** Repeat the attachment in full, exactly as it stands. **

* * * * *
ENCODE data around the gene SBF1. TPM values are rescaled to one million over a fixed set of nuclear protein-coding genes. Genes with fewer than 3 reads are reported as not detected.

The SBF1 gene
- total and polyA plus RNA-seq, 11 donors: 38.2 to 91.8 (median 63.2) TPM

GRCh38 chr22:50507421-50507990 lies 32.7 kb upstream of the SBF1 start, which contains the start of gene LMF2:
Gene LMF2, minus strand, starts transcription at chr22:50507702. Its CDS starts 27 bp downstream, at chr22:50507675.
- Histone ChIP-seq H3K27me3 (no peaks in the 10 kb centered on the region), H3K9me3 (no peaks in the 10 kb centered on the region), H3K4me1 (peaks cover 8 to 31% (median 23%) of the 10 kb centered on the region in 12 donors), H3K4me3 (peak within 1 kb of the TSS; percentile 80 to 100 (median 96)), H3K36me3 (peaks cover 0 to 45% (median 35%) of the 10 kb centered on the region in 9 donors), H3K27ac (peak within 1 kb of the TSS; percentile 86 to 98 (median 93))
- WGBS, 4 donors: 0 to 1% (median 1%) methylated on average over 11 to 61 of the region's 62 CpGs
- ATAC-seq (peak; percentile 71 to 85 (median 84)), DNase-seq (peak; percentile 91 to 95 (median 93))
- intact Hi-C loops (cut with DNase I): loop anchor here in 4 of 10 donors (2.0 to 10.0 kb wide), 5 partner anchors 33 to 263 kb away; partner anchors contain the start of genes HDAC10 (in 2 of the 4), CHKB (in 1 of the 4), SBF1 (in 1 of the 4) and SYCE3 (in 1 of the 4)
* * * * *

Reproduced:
ENCODE data around the gene SBF1. TPM values are rescaled to one million over a fixed set of nuclear protein-coding genes. Genes with fewer than 3 reads are reported as not detected.

The SBF1 gene
- total and polyA plus RNA-seq, 11 donors: 38.2 to 91.8 (median 63.2) TPM

GRCh38 chr22:50507421-50507990 lies 32.7 kb upstream of the SBF1 start, which contains the start of gene LMF2:
Gene LMF2, minus strand, starts transcription at chr22:50507702. Its CDS starts 27 bp downstream, at chr22:50507675.
- Histone ChIP-seq H3K27me3 (no peaks in the 10 kb centered on the region), H3K9me3 (no peaks in the 10 kb centered on the region), H3K4me1 (peaks cover 8 to 31% (median 23%) of the 10 kb centered on the region in 12 donors), H3K4me3 (peak within 1 kb of the TSS; percentile 80 to 100 (median 96)), H3K36me3 (peaks cover 0 to 45% (median 35%) of the 10 kb centered on the region in 9 donors), H3K27ac (peak within 1 kb of the TSS; percentile 86 to 98 (median 93))
- WGBS, 4 donors: 0 to 1% (median 1%) methylated on average over 11 to 61 of the region's 62 CpGs
- ATAC-seq (peak; percentile 71 to 85 (median 84)), DNase-seq (peak; percentile 91 to 95 (median 93))
- intact Hi-C loops (cut with DNase I): loop anchor here in 4 of 10 donors (2.0 to 10.0 kb wide), 5 partner anchors 33 to 263 kb away; partner anchors contain the start of genes HDAC10 (in 2 of the 4), CHKB (in 1 of the 4), SBF1 (in 1 of the 4) and SYCE3 (in 1 of the 4)